The shock of tragedy wears off, but the memory of it lingers in the mind long after the fact, haunting us, as tragedy often does, with images of anguish, loss and despair.
Such has been the effect on our minds of the blaze that engulfed a coronavirus ward in the southern city of Nasiriya in Iraq on July 13, a blaze which turned into an inferno that lit the night sky with flames and killed dozens, both patients and the families visiting them at the time.
Like a similar catastrophic fire in a Baghdad hospital three months earlier, that had had equally tragic consequences, this one was attributed, as a Washington Post news report filed from Nasiriyah put it, to “political parties [that] siphon off vast sums from the country’s health budget through corrupt contracts that either deliver cut-rate services or do not deliver at all”.
The claim is not news. It is rather a reminder of the problems that have plagued not only the country’s health system but virtually all other public services in the country, including, say, the educational system, which was once considered near the top of the Arab world but now sits near the bottom.
The unspeakable horror in Nasiriya “should be blamed on persistent corruption and mismanagement” by the ruling elite. The words are those of none other than the country’s own president, Bahran Saleh, which he tweeted soon after news of the tragedy broke.
Iraq's collective grief
Persistent corruption and mismanagement should also be blamed for societal instability, an expression of which we witnessed on Monday, a day before Eid Al Adha, when a bomb was detonated in a busy downtown neighbourhood, killing 28 people and injuring 35 others — the third time this year that a bomb hit a densely populated neighbourhood, with similarly dreadful results.
Iraq is a resource-rich nation where, if the reservoir of oil it has in the ground is money in the bank, Iraqis today would be wealthy folks. But they are not. The country they inhabit has one of the highest poverty rates among middle-income economies in the world, with a staggering 36 per cent unemployment rate.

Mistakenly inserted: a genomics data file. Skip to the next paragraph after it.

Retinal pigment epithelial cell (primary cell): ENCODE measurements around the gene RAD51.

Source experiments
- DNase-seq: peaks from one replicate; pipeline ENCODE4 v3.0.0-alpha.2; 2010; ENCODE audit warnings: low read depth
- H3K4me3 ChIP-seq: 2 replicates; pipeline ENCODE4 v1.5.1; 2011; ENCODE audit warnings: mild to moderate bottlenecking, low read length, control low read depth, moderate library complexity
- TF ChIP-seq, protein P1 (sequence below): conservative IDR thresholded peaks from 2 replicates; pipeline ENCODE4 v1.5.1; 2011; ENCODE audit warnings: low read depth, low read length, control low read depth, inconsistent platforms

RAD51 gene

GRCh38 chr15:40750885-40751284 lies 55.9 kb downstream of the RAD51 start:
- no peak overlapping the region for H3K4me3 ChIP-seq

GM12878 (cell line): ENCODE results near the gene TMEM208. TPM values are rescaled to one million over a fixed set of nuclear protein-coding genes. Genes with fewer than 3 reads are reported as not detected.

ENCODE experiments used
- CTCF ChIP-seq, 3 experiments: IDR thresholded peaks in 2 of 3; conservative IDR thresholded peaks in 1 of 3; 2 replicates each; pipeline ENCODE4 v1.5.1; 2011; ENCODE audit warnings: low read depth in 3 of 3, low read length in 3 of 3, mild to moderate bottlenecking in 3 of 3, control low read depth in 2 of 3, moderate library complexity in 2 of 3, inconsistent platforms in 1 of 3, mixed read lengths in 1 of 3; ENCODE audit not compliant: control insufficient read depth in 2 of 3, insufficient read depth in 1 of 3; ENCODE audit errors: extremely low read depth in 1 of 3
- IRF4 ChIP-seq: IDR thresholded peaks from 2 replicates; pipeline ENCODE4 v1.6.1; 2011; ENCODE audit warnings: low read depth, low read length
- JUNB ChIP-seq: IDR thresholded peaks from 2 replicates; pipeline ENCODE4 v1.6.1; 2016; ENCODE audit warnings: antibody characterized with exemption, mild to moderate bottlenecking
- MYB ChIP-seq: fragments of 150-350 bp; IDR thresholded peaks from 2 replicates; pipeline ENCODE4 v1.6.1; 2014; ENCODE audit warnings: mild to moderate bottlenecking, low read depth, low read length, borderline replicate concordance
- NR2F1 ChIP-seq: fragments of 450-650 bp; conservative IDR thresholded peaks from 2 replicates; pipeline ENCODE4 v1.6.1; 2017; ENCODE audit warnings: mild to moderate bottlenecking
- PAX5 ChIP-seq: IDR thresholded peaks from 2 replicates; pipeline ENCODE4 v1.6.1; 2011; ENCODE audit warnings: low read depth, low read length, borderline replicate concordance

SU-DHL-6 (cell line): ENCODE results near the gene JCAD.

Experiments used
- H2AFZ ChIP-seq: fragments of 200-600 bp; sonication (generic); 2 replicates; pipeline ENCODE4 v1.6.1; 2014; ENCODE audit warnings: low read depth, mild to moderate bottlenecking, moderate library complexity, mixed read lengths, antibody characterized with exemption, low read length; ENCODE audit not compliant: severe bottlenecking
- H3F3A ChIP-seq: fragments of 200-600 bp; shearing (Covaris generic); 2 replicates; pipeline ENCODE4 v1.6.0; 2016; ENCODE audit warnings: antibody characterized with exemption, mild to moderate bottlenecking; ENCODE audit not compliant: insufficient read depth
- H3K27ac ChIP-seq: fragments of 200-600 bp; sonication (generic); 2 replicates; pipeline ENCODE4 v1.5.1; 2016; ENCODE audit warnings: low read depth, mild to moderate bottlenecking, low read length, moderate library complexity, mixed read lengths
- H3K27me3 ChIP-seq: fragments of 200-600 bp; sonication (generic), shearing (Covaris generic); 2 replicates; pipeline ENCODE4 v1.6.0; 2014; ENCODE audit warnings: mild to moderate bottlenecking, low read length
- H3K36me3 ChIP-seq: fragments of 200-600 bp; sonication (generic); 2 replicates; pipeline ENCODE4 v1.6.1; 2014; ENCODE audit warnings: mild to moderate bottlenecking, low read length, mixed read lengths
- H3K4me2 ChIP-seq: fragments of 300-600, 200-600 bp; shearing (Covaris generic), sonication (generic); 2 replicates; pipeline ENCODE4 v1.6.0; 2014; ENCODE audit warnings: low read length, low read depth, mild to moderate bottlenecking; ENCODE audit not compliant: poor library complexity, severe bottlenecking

Iraq, it seems, has fallen into an abyss. And whenever Iraqis gaze at that abyss, as they daily do, it gazes beckoningly back at them.
Ravaged Syria and Lebanon can now pass the torch on to Iraq — that ancient land between the Tigris and the Euphrates, once the vanguard of Arab and Islamic civilisation — as the epicentre of a suffering humanity living chaotic, helpless lives, at the receiving end of corruption, ineptitude and double-dealing by self-serving elites to whom the rules of the social contract are there to be broken.
Why? Why has it come to this in so many countries in the Arab World, a world once known to an earlier generation as the Arab Nation, where Arabs were confident that one day, and soon, they would live as one united people possessed of a dynamic voice in the global dialogue of cultures?
An open dialogue
Surely, in order to leave no question unanswered and no answer in doubt about this issue, I say we must provide a forum in the Arab media for an open dialogue, among intellectuals, academics, writers, ideologues, theoreticians, social critics and others, aimed at probing the mystery — for mystery it is — of why so many Arab state-collectivities in the Middle East and North Africa have remained broken in body and spirit, having failed to meet the challenges of modernity, well over half a century after independence; and of why the citizens of these collectivities continue to live in perpetual misery in a dystopian world sheared of any semblance of ‘assabiyah’, the politico-cultural élan precisely described by the Arab historian and philosopher Ibn Khaldun in his monumental treatise, known as muqaddimah (1337).
To attribute that failure merely to the corruption, ineptitude and double-dealing of self-serving leaders is to proffer too facile an explanation of the problem.
Corruption, ineptitude and double-dealing by political leaders or representatives of political forces are but symptoms of a corrosive illness in the body politic — illness contracted somewhere along its evolutionary continuum that drove it, much in the manner of a man who misses a step in a darkened staircase.
It is known to secrete poison into the blood of any body politic. For what are those “political parties that routinely siphon off vast sums from the country’s health system” other than a symptoms of that poison?
A nation defined by that kind of political culture, where corruption is a currency of rational exchange, is at best not likely to be thrust beyond its fixed meaning and at worst not likely to survive the rage of a mass alienated by seeing its humanity so wantonly reduced to a fragment.
Next Monday, US President Joe Biden will host Iraqi Prime Minister Mustafa al-Kadhimi at the White House. Were I the American president I would have some rancorous words to say to the Iraqi prime minister, directed clearly not at the visiting diplomat personally but at the excesses that his government has allowed those “political parties” responsible for the tragedy in Nasiriya to get away with.
Tragedy, I tell you, lingers in the mind long after the fact.
— Fawaz Turki is a journalist, academic and author based in Washington. He is the author of The Disinherited: Journal of a Palestinian Exile